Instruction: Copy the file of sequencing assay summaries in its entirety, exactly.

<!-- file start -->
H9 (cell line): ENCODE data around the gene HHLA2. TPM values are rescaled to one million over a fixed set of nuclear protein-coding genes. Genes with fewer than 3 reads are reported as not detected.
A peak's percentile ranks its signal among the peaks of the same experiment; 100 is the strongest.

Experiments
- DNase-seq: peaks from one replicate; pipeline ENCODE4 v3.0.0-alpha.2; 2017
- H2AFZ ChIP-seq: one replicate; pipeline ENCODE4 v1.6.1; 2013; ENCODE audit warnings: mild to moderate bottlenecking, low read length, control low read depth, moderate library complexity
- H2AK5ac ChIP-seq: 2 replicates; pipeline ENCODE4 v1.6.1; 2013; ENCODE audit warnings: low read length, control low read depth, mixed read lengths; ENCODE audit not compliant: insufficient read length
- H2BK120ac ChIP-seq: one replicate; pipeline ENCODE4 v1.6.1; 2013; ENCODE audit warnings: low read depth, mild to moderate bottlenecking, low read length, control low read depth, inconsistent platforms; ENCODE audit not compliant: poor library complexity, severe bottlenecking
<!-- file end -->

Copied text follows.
H9 (cell line): ENCODE data around the gene HHLA2. TPM values are rescaled to one million over a fixed set of nuclear protein-coding genes. Genes with fewer than 3 reads are reported as not detected.
A peak's percentile ranks its signal among the peaks of the same experiment; 100 is the strongest.

Experiments
- DNase-seq: peaks from one replicate; pipeline ENCODE4 v3.0.0-alpha.2; 2017
- H2AFZ ChIP-seq: one replicate; pipeline ENCODE4 v1.6.1; 2013; ENCODE audit warnings: mild to moderate bottlenecking, low read length, control low read depth, moderate library complexity
- H2AK5ac ChIP-seq: 2 replicates; pipeline ENCODE4 v1.6.1; 2013; ENCODE audit warnings: low read length, control low read depth, mixed read lengths; ENCODE audit not compliant: insufficient read length
- H2BK120ac ChIP-seq: one replicate; pipeline ENCODE4 v1.6.1; 2013; ENCODE audit warnings: low read depth, mild to moderate bottlenecking, low read length, control low read depth, inconsistent platforms; ENCODE audit not compliant: poor library complexity, severe bottlenecking